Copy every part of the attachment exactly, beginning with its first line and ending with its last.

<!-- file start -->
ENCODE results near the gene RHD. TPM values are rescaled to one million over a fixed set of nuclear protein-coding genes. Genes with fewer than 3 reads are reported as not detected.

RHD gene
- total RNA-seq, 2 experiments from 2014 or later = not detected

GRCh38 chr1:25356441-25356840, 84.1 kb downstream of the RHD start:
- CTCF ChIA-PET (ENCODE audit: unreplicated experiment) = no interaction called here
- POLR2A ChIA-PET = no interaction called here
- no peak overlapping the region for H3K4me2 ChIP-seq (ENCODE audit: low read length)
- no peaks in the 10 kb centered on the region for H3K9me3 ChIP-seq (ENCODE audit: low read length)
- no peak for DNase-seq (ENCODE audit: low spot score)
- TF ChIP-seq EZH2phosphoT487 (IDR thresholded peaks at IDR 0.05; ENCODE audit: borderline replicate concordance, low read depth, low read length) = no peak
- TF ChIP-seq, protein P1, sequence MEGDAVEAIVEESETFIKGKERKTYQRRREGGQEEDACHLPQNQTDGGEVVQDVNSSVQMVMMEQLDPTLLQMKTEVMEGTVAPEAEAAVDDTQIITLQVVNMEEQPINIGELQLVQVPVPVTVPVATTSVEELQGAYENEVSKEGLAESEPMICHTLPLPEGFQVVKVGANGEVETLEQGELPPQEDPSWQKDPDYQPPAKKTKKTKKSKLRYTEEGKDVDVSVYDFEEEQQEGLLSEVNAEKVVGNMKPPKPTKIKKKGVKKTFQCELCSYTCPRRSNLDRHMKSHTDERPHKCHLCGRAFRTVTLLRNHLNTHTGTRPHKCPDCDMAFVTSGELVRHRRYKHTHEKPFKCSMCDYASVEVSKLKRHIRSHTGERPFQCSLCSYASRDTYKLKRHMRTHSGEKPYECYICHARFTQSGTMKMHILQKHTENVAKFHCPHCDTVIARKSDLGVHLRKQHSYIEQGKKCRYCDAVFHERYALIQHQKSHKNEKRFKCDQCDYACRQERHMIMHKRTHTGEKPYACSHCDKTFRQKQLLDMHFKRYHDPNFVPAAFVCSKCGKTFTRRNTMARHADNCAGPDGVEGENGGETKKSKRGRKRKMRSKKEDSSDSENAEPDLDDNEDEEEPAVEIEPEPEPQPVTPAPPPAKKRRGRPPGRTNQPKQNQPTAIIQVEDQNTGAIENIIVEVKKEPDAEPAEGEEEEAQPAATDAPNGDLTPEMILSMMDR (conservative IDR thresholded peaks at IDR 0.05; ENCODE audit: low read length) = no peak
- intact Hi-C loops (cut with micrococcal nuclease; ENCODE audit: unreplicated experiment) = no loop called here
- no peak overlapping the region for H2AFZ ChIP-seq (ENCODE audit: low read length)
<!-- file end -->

ENCODE results near the gene RHD. TPM values are rescaled to one million over a fixed set of nuclear protein-coding genes. Genes with fewer than 3 reads are reported as not detected.

RHD gene
- total RNA-seq, 2 experiments from 2014 or later = not detected

GRCh38 chr1:25356441-25356840, 84.1 kb downstream of the RHD start:
- CTCF ChIA-PET (ENCODE audit: unreplicated experiment) = no interaction called here
- POLR2A ChIA-PET = no interaction called here
- no peak overlapping the region for H3K4me2 ChIP-seq (ENCODE audit: low read length)
- no peaks in the 10 kb centered on the region for H3K9me3 ChIP-seq (ENCODE audit: low read length)
- no peak for DNase-seq (ENCODE audit: low spot score)
- TF ChIP-seq EZH2phosphoT487 (IDR thresholded peaks at IDR 0.05; ENCODE audit: borderline replicate concordance, low read depth, low read length) = no peak
- TF ChIP-seq, protein P1, sequence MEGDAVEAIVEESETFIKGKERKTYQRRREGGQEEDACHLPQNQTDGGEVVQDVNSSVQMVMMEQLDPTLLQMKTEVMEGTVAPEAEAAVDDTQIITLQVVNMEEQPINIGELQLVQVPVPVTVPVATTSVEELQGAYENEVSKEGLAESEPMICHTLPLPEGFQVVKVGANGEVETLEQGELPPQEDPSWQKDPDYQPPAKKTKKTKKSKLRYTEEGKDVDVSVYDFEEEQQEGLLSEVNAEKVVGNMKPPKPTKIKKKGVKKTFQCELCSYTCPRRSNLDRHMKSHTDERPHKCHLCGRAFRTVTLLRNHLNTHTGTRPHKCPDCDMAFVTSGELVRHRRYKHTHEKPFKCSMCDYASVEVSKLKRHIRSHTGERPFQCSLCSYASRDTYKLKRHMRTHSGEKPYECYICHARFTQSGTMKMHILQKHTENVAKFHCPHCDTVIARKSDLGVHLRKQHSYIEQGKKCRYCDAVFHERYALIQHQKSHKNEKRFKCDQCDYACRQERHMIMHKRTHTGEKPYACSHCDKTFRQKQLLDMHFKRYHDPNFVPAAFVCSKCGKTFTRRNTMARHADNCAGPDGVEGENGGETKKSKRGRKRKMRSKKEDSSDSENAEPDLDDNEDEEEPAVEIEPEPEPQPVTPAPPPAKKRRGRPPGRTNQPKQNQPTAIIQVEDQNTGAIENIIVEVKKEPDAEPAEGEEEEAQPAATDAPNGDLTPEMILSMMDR (conservative IDR thresholded peaks at IDR 0.05; ENCODE audit: low read length) = no peak
- intact Hi-C loops (cut with micrococcal nuclease; ENCODE audit: unreplicated experiment) = no loop called here
- no peak overlapping the region for H2AFZ ChIP-seq (ENCODE audit: low read length)